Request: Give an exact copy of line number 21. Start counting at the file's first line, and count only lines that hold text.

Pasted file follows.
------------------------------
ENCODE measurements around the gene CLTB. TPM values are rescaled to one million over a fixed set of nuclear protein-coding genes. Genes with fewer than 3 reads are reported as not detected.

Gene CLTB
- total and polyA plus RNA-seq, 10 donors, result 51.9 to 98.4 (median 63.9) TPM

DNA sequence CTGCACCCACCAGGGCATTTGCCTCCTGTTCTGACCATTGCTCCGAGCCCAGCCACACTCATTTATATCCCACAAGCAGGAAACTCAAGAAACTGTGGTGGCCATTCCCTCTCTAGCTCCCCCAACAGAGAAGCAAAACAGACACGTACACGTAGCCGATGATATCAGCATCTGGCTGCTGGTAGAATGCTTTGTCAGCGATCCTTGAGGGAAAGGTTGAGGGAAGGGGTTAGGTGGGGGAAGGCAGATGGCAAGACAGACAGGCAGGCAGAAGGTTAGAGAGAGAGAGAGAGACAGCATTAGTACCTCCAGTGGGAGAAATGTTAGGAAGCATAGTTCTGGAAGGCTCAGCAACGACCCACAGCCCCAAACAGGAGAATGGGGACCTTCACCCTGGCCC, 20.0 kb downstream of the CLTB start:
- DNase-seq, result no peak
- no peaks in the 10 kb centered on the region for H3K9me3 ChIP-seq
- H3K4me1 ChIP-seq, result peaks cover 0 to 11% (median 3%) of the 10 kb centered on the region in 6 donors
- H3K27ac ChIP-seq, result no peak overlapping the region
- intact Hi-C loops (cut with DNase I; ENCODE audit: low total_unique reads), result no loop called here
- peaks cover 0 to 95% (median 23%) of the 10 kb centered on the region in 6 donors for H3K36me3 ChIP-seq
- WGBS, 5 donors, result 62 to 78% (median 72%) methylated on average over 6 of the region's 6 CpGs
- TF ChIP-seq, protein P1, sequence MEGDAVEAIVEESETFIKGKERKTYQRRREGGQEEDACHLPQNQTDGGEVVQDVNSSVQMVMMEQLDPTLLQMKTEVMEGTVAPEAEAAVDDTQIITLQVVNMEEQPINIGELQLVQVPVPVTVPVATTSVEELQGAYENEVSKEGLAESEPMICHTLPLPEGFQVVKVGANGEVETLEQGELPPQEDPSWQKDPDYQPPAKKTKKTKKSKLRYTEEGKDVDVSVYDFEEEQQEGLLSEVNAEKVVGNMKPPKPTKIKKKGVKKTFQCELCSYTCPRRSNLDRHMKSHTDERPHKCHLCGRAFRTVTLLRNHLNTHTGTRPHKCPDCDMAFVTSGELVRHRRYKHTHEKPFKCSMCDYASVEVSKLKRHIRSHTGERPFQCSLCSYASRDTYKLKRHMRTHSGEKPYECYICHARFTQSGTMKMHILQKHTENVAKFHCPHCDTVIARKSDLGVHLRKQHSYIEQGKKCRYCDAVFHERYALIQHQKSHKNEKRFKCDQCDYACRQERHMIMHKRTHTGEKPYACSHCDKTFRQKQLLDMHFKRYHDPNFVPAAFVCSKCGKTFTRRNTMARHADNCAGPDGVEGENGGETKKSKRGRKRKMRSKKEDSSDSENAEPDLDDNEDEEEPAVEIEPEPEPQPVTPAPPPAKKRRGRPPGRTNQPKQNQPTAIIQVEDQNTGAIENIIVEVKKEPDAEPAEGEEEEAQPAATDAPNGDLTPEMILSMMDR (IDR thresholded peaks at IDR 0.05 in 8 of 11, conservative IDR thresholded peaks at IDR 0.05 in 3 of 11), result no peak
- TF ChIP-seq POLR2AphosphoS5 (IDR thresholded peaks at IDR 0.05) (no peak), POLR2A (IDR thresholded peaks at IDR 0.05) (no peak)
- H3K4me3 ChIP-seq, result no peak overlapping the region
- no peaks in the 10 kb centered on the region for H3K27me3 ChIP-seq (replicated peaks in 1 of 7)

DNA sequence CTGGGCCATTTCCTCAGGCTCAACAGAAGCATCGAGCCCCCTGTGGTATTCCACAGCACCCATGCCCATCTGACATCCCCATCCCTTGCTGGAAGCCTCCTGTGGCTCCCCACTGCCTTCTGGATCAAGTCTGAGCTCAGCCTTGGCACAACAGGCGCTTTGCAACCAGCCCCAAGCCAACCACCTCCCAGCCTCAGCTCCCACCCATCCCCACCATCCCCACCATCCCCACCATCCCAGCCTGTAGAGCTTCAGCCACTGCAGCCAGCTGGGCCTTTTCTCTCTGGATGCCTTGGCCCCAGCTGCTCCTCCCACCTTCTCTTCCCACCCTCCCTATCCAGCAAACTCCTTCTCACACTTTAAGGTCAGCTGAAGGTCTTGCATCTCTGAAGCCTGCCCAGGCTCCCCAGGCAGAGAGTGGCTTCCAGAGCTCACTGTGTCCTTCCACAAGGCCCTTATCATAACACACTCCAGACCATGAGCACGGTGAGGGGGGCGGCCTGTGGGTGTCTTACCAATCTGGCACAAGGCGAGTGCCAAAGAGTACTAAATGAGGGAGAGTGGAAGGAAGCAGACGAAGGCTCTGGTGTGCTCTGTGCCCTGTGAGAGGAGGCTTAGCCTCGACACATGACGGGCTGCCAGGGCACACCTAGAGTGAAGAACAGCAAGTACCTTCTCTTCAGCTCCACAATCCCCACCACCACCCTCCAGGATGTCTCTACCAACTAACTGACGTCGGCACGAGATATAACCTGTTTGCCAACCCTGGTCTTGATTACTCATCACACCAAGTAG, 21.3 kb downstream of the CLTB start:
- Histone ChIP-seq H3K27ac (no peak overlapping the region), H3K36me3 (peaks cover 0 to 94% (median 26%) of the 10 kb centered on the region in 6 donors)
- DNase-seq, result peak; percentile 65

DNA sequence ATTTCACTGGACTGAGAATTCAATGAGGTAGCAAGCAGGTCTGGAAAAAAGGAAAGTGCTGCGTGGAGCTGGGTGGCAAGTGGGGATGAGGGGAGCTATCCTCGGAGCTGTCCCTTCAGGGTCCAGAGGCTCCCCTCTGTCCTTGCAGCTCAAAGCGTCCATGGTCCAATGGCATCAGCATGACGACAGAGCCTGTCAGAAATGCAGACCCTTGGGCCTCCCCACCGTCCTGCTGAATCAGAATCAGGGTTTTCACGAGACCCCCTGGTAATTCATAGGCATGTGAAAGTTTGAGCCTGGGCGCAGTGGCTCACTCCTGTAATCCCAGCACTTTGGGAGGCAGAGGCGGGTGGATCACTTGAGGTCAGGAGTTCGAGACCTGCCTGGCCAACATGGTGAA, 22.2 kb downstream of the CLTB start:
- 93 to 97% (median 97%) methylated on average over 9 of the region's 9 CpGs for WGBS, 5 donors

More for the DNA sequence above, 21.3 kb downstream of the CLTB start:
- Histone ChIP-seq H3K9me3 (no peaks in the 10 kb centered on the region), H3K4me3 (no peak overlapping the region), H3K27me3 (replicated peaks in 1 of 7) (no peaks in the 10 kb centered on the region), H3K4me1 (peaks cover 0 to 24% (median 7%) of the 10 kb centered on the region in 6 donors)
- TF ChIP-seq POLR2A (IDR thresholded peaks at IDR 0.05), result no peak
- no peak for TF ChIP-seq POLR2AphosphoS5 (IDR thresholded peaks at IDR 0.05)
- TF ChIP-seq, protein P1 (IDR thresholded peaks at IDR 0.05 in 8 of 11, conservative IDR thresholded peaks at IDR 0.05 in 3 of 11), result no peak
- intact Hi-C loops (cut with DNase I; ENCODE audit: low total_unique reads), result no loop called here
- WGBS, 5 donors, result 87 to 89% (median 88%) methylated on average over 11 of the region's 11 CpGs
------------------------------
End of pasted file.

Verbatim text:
More for the DNA sequence above, 21.3 kb downstream of the CLTB start: